[Dapper] Who decided to hose wpasupplicant?

Stephen R Laniel steve at laniels.org
Sat Mar 25 18:13:03 UTC 2006

I was just trying to figure out why my network connection
was uncommonly slow, so I did an iwconfig and noticed that I
was connecting to a neighbor's unencrypted access point
rather than to my own WPA-encrypted one. This would explain
the slowness. So I did a 'ps aux' and noticed that
wpasupplicant was not in fact running. This was odd. Next
step was to run '/etc/init.d/wpasupplicant start', which ...
doesn't exist anymore! In its place is

-rwxr-xr-x 1 root root 1782 2005-10-30 07:43 /etc/init.d/wpasupplicant.dpkg-bak

Well that's odd. Where did it go? Look in the
README.Debian file ... ah ha! Aparently all the
functionality has been moved from /etc/wpa_supplicant.conf
into /etc/network/interfaces. Except not really: no one
bothered to migrate my existing WPA configuration to the
new format. And it's not a simple matter of copying the
entries from the old wpa configuration into

So much about this migration is wrong that I don't know
quite where to begin. Coming as it does on the heels of an
X.org migration that has turned X into a television test
pattern, I am more than a little vexed. Let's try a few
points, for starters:

1) No upgrade should, under any circumstances, break a
   user's network connection without clearly advertising the
   fact that it may do so.

2) If it's going to break fundamental parts of his system's
   operation, it should provide an upgrade path to make this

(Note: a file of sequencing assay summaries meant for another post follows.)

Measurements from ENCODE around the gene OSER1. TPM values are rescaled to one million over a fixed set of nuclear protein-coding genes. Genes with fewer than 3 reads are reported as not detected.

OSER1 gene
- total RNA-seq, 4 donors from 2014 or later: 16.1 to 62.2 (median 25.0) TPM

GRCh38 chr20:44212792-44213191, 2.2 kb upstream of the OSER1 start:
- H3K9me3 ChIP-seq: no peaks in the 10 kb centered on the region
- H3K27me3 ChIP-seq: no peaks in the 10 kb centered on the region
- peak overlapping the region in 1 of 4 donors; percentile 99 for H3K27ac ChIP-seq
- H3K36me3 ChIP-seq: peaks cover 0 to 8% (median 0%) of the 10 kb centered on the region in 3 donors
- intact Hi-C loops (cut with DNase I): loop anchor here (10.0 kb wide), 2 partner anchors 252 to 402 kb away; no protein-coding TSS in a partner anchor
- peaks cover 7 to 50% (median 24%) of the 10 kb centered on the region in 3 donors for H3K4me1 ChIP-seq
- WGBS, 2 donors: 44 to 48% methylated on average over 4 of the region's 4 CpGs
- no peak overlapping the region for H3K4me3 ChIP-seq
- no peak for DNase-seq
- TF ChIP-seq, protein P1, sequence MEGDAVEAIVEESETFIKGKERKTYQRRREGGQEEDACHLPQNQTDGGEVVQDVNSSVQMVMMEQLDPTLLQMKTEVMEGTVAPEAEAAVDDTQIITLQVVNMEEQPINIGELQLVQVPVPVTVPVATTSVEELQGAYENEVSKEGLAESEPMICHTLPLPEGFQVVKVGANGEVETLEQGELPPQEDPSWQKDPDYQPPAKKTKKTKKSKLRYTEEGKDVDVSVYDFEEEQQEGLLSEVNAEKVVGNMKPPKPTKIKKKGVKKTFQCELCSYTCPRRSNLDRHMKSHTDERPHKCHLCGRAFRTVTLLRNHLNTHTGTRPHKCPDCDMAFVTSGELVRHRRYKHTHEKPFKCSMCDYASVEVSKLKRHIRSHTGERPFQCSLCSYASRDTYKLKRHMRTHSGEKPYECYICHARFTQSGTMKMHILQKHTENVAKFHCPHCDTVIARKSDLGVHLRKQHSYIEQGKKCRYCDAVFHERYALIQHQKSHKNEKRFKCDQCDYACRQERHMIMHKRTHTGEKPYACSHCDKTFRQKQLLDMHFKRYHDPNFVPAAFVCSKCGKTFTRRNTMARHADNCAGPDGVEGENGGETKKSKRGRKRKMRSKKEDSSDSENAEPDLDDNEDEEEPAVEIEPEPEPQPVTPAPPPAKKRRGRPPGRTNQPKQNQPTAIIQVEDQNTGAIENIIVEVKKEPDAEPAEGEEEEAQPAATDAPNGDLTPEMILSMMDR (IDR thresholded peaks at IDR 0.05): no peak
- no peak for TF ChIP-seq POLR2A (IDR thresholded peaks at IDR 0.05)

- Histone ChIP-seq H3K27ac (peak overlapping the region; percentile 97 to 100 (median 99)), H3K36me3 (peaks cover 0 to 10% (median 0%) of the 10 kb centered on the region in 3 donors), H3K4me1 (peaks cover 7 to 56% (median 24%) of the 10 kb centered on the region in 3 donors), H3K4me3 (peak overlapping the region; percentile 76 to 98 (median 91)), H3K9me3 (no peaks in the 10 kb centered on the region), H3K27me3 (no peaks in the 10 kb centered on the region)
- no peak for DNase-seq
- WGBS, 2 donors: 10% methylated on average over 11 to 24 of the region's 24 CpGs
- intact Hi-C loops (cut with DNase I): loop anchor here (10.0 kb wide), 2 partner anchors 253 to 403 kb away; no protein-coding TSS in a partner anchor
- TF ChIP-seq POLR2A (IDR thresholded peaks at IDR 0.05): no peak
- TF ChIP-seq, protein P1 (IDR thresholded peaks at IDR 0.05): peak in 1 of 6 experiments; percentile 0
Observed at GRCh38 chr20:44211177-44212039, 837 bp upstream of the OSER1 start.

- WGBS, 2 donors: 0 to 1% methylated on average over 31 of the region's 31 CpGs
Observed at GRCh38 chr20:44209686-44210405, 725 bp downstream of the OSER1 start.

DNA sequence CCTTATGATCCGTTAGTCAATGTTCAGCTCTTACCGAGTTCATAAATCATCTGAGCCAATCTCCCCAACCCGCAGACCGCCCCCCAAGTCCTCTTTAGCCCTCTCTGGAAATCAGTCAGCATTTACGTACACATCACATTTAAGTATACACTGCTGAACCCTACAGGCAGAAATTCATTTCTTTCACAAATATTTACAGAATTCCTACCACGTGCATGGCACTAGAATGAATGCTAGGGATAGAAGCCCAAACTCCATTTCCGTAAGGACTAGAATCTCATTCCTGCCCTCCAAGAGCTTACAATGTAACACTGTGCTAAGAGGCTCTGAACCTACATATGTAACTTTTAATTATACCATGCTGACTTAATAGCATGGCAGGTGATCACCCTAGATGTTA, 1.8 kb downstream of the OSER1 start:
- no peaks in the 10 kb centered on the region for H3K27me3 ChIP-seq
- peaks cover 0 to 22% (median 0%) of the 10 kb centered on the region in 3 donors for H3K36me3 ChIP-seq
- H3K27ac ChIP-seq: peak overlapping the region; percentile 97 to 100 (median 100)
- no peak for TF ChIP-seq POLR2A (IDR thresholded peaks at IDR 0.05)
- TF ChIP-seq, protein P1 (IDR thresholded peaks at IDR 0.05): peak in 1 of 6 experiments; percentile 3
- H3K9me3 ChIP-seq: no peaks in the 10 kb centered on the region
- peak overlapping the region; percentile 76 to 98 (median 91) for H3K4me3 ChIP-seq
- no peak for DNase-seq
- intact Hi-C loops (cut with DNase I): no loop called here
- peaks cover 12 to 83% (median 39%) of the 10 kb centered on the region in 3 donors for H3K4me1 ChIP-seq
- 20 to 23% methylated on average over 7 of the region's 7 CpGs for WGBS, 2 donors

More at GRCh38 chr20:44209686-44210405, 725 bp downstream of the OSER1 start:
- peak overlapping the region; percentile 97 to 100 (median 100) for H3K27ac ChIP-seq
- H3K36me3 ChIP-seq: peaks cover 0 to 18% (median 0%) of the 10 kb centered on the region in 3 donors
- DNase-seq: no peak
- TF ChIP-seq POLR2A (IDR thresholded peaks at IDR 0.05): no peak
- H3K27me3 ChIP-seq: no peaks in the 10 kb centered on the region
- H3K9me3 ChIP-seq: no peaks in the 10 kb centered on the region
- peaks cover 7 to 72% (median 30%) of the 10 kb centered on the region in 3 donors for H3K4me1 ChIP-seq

workable. In this case the upgrade is fairly minor: add a
   wpa-conf line into the relevant stanza within
   /etc/network/interfaces. Which leads to point 3.

3) Wherever practicable, the upgrade should include a script
   that handles this migration for the user. Even better is
   if this migration is transparent, perhaps leaving behind
   a little note in (in this case) wpa_supplicant.conf,
   stating, "Settings have moved to the appropriate stanza
   in /etc/network/interfaces. Sorry for the inconvenience!"

4) Yes, it's development software, so RTFM and
   don't-expect-cleanliness and all of that. But it seems to
   me that the development of Ubuntu and Debian software has
   a nasty record of letting bad mistakes out into the
   wild -- missing semicolons in some cases, and unspoken
   migrations like this one in other cases. I want to help
   the cause of improving Ubuntu, but cases like this very
   much encourage me to stick to stable releases and not
   work on new ones. I *expect* instabilities in new Ubuntu
   releases, but I also expect due diligence before the
   public gets hold of alpha releases. Alpha releases are
   not a license for carelessness.

Am I being unreasonable here? If Ubuntu expects users to
help with, say, Dapper, it has to treat them better than
this. A reasonable response is that power users should
expect some carelessness. I would retort that if
Ubuntu wants to get more people helping with development
releases -- not just power users, but ordinary users too --
it has to be much more careful in what it lets out. The more
ordinary users we have helping with development, the better,
right? Dapper is in no position to let ordinary users into
the process, and that's a shame. It needs to do better.

Stephen R. Laniel
steve at laniels.org
Cell: +(617) 308-5571
PGP key: http://laniels.org/slaniel.key
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